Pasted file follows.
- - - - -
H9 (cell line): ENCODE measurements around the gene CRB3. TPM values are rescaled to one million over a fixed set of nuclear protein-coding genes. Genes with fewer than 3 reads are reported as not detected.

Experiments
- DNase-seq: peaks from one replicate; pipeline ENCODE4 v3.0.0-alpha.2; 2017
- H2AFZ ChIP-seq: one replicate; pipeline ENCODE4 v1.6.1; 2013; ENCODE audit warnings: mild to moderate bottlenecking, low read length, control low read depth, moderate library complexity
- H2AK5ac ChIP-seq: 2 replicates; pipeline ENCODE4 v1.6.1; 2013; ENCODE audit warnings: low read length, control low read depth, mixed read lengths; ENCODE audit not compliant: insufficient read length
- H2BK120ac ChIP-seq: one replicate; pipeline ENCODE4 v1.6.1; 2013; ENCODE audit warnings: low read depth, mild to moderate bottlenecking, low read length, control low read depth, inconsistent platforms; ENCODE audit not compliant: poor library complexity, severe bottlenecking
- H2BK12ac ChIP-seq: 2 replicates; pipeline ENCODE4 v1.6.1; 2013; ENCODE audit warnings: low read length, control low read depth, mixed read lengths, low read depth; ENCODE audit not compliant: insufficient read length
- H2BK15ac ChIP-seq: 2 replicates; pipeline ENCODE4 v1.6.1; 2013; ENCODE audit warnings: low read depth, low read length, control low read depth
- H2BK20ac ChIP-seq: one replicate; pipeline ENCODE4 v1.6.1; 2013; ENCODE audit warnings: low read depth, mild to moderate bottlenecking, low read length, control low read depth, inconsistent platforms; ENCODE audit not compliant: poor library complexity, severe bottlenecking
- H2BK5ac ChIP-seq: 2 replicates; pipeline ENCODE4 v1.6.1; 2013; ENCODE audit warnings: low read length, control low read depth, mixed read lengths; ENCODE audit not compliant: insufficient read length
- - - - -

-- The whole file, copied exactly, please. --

H9 (cell line): ENCODE measurements around the gene CRB3. TPM values are rescaled to one million over a fixed set of nuclear protein-coding genes. Genes with fewer than 3 reads are reported as not detected.

Experiments
- DNase-seq: peaks from one replicate; pipeline ENCODE4 v3.0.0-alpha.2; 2017
- H2AFZ ChIP-seq: one replicate; pipeline ENCODE4 v1.6.1; 2013; ENCODE audit warnings: mild to moderate bottlenecking, low read length, control low read depth, moderate library complexity
- H2AK5ac ChIP-seq: 2 replicates; pipeline ENCODE4 v1.6.1; 2013; ENCODE audit warnings: low read length, control low read depth, mixed read lengths; ENCODE audit not compliant: insufficient read length
- H2BK120ac ChIP-seq: one replicate; pipeline ENCODE4 v1.6.1; 2013; ENCODE audit warnings: low read depth, mild to moderate bottlenecking, low read length, control low read depth, inconsistent platforms; ENCODE audit not compliant: poor library complexity, severe bottlenecking
- H2BK12ac ChIP-seq: 2 replicates; pipeline ENCODE4 v1.6.1; 2013; ENCODE audit warnings: low read length, control low read depth, mixed read lengths, low read depth; ENCODE audit not compliant: insufficient read length
- H2BK15ac ChIP-seq: 2 replicates; pipeline ENCODE4 v1.6.1; 2013; ENCODE audit warnings: low read depth, low read length, control low read depth
- H2BK20ac ChIP-seq: one replicate; pipeline ENCODE4 v1.6.1; 2013; ENCODE audit warnings: low read depth, mild to moderate bottlenecking, low read length, control low read depth, inconsistent platforms; ENCODE audit not compliant: poor library complexity, severe bottlenecking
- H2BK5ac ChIP-seq: 2 replicates; pipeline ENCODE4 v1.6.1; 2013; ENCODE audit warnings: low read length, control low read depth, mixed read lengths; ENCODE audit not compliant: insufficient read length